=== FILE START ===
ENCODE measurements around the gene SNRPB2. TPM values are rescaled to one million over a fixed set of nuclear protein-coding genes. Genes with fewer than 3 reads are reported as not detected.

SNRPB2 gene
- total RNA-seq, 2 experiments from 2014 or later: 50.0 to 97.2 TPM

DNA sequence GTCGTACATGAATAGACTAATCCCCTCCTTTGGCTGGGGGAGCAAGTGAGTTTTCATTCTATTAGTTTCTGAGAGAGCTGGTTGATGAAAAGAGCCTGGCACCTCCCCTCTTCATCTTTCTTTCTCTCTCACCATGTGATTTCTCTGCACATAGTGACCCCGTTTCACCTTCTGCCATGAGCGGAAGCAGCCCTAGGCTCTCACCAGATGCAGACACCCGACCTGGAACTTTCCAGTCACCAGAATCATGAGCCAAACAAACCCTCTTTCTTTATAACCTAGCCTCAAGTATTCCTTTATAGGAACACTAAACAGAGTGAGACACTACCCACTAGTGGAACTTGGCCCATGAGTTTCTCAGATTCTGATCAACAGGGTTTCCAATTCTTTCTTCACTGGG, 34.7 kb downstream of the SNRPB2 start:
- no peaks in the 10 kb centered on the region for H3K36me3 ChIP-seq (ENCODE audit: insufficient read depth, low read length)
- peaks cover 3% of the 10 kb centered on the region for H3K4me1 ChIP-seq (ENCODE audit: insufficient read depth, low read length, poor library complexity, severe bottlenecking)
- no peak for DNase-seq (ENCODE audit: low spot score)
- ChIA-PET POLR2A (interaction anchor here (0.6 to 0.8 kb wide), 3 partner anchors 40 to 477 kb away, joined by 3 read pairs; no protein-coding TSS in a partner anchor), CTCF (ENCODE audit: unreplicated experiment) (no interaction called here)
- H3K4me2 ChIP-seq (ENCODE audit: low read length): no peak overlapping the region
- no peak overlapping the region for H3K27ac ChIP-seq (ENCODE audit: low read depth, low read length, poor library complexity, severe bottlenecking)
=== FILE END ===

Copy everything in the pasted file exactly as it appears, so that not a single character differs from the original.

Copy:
ENCODE measurements around the gene SNRPB2. TPM values are rescaled to one million over a fixed set of nuclear protein-coding genes. Genes with fewer than 3 reads are reported as not detected.

SNRPB2 gene
- total RNA-seq, 2 experiments from 2014 or later: 50.0 to 97.2 TPM

DNA sequence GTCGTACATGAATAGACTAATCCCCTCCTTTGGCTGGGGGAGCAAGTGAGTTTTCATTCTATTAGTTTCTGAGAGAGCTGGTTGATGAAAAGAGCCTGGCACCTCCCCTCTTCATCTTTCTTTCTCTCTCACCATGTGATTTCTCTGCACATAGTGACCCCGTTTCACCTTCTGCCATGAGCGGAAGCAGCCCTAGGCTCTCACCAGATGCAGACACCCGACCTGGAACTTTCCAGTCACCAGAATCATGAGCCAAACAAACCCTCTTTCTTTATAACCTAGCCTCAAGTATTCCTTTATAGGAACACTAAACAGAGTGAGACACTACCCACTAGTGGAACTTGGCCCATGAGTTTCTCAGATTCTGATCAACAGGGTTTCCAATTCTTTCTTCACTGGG, 34.7 kb downstream of the SNRPB2 start:
- no peaks in the 10 kb centered on the region for H3K36me3 ChIP-seq (ENCODE audit: insufficient read depth, low read length)
- peaks cover 3% of the 10 kb centered on the region for H3K4me1 ChIP-seq (ENCODE audit: insufficient read depth, low read length, poor library complexity, severe bottlenecking)
- no peak for DNase-seq (ENCODE audit: low spot score)
- ChIA-PET POLR2A (interaction anchor here (0.6 to 0.8 kb wide), 3 partner anchors 40 to 477 kb away, joined by 3 read pairs; no protein-coding TSS in a partner anchor), CTCF (ENCODE audit: unreplicated experiment) (no interaction called here)
- H3K4me2 ChIP-seq (ENCODE audit: low read length): no peak overlapping the region
- no peak overlapping the region for H3K27ac ChIP-seq (ENCODE audit: low read depth, low read length, poor library complexity, severe bottlenecking)